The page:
Got Windows 8? Head over to Jeremy's FAQ for Windows 8! (Note: A fix for Windows 8.1 is now available!) (Note 2: He's not currently troubleshooting. You can read his journal and read comments to see if he's already answered your questions though.)
Got a Tumblr account? Consider asking Morg for help at The Monoprice Messiah!
Searching for: Someone who knows Apple systems and can help Monoprice users on Mac systems!
ABOUT THESE TABLETS
All the Monoprice Graphic Tablet line are re-branded UC-Logic Tablets. This me
Artist WalkthroughThis walkthrough focuses on:Artist Walkthrough2 years ago in Personal More Like This
- guiding you as an artist and improving your artistic skills
So having said that... let's get started!
I have been drawing for a long time. Since I was little I would draw all the time on anything I could find. That passion for drawing and art has always stayed with me. But the problem is talent or potential will only get you so far. If you really want to become a great artist you will have to put in many hours of work. And you would preferably have someone there to guide you. Even now I am learning about basic skills I wish I had learned years ago. That is the problem of being self taught... you have to figure everything out yourself. Of course there are benefits to that too. Self taught artists are generally very motivated and passionate people. I have only come to the point where I am now just because I am passionate and slightly obsessed with drawing. But I want to know more, learn more and improve more. So that is why I am setting up this little drawi
Quick Tips: On Referencing AnatomyReference from real life whenever possible.Quick Tips: On Referencing Anatomy2 years ago in Personal More Like This
When you reference or copy from another artist's studies/sketches/art, you may be copying their mistakes as well. Furthermore, an artist's studies are their notes and --just like with history or chemistry notes-- copying someone else's notes will not help you fully understand the material. To completely understand anatomy, you must take your own notes and build your own understanding through observation.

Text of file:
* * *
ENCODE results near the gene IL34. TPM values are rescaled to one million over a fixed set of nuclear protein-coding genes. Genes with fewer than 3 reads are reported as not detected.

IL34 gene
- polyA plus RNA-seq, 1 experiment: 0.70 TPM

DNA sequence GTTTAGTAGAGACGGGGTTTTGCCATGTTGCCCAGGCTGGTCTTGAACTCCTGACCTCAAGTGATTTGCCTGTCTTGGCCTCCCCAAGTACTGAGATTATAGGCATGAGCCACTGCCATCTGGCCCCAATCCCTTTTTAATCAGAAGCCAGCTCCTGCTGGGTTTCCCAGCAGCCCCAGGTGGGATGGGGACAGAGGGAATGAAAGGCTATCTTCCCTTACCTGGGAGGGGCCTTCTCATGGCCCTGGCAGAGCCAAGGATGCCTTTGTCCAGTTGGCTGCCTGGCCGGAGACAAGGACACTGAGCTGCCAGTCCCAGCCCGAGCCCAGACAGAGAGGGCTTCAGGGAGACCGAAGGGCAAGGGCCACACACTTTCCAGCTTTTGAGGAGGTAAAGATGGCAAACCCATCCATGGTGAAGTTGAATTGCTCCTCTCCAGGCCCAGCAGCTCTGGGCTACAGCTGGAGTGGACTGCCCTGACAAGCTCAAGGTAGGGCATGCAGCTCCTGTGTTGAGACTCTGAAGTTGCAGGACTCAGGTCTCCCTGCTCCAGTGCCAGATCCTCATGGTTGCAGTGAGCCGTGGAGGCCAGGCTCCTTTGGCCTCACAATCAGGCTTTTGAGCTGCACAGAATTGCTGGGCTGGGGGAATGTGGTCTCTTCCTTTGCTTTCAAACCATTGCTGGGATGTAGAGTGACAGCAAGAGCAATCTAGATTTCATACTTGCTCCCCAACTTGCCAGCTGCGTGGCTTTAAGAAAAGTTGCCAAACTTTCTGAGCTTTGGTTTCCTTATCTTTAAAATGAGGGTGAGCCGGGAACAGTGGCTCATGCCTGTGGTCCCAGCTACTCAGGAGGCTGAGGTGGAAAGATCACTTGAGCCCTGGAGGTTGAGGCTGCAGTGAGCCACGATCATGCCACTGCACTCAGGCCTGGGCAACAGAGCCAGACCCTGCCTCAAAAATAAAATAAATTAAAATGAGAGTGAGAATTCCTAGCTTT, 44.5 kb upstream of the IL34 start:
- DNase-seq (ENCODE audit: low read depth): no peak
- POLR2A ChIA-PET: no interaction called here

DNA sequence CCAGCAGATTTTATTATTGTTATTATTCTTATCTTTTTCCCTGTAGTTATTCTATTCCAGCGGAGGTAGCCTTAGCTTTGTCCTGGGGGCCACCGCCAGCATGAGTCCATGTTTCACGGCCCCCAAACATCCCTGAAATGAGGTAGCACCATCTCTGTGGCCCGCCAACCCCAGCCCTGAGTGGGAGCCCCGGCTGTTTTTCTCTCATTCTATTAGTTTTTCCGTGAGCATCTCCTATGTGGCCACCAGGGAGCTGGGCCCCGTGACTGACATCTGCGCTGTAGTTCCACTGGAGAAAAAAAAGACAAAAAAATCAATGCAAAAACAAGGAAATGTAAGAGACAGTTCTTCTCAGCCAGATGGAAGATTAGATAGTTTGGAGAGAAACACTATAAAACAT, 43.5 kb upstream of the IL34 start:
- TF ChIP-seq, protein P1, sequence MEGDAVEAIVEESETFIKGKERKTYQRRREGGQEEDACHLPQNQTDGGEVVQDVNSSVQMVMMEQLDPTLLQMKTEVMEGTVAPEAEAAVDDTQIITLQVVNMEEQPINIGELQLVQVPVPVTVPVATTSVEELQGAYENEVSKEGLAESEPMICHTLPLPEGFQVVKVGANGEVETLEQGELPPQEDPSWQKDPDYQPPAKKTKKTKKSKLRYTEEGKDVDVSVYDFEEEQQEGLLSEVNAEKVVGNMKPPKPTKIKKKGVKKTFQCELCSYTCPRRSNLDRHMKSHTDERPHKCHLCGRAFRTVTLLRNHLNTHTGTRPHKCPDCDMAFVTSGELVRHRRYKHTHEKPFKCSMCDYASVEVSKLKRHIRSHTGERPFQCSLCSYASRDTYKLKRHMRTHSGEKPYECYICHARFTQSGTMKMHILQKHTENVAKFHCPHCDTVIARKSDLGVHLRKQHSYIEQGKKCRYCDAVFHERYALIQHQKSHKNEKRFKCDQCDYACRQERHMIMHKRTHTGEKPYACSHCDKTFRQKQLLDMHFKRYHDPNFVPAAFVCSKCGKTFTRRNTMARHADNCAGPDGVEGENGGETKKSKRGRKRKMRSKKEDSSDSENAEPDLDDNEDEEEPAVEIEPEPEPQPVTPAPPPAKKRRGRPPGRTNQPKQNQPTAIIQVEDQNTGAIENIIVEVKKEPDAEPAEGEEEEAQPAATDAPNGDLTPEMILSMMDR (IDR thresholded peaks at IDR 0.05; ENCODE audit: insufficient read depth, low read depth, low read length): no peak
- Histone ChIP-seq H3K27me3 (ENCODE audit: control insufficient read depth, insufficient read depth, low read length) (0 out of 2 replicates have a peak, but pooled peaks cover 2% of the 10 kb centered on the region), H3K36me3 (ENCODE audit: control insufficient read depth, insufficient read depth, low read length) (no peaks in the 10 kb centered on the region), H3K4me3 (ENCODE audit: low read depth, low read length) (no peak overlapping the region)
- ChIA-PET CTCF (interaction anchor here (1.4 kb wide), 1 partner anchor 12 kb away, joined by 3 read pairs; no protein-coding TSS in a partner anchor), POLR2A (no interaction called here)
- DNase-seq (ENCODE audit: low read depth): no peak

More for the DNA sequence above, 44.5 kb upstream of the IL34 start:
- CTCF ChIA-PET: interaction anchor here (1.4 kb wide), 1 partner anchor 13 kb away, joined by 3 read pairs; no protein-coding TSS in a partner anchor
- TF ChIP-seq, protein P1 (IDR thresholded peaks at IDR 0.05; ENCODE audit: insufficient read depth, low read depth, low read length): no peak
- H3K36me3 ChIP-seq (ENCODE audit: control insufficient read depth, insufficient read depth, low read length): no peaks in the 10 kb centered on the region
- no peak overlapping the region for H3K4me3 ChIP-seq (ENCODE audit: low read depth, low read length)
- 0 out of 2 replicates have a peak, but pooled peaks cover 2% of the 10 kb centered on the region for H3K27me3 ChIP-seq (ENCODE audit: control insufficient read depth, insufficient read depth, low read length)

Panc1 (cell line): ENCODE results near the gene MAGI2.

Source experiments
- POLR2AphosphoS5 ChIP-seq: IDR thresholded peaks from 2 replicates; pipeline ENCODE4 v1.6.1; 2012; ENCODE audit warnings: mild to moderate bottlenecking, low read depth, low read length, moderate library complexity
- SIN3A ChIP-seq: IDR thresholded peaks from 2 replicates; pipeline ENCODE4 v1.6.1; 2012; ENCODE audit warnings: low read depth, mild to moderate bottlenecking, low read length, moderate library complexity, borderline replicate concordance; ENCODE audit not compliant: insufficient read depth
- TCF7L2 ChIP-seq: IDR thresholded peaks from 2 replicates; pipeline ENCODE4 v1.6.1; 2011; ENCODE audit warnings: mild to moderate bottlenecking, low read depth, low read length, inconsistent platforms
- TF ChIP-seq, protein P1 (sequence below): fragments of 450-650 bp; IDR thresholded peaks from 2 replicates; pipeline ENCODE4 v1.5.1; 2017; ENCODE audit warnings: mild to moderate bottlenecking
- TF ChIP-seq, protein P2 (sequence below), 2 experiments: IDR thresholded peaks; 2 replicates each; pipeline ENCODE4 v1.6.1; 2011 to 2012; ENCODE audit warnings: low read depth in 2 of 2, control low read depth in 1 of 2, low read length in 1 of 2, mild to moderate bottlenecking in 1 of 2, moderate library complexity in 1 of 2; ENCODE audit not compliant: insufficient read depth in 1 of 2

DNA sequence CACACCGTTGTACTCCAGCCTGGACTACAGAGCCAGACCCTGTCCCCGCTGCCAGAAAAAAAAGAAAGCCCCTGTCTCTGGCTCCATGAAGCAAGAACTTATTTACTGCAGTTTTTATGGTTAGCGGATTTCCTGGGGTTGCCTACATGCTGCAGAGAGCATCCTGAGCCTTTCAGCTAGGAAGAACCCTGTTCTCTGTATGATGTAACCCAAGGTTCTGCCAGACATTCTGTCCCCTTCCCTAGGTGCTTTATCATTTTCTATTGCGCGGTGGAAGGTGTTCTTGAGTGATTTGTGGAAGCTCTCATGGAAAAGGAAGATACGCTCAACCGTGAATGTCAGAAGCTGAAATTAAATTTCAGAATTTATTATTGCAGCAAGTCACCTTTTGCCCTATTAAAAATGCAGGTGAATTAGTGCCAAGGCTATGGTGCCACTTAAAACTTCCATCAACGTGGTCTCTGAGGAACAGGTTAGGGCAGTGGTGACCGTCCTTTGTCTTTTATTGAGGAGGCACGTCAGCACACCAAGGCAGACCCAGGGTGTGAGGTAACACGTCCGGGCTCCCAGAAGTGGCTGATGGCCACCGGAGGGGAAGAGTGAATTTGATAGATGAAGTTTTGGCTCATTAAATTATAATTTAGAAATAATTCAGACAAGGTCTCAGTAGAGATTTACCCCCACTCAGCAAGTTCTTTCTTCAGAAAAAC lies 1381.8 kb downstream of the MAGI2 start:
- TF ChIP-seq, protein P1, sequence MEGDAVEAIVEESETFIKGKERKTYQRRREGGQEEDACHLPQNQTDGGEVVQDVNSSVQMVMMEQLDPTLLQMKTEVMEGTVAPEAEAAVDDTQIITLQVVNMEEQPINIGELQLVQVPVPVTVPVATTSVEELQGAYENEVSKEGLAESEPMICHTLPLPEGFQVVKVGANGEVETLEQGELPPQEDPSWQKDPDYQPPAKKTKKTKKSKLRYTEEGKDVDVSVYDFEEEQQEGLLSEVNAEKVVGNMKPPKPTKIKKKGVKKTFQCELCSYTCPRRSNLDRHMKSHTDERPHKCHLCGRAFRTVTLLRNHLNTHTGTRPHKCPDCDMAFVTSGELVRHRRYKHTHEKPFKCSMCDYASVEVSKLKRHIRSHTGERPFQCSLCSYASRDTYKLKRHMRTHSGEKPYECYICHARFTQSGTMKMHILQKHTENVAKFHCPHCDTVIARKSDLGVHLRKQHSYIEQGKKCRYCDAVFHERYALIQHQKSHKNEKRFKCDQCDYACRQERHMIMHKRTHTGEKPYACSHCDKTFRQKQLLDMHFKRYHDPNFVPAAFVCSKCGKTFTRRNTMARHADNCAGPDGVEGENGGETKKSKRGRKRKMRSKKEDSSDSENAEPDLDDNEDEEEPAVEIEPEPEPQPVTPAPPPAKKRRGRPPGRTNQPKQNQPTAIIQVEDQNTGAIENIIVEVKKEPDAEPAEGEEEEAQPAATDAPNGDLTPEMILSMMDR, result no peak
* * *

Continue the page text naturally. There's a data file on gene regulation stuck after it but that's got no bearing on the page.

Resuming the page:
This is probably a no-brainer for many artists but... scruffynerfherder and I were talking about this last night, and with the increase of "anatomy studies" showing up on dA's front page, it's been on my mind. DA's resource category has some great material, but I also feel like there is a lot of misleading information taught by amateurs who really probably shouldn't be teaching things like shading or anatomy, because they have a less-than-stellar grasp on it themselves. I'm not trying to knock anyone here, but it's a bit tr
Tip of the Day: Understanding what you're doing.Always strive to understand more and more about what you are doing. I tend not to paint anything I don't understand or know how it's supposed to feel.Tip of the Day: Understanding what you're doing.2 years ago in Personal More Like This
If you paint or draw something that you don't understand, anyone that does understand will know right away that you didn't.
See you soon Sao Paulo! http://www.melies.com.br/mega-palestra/programacao.html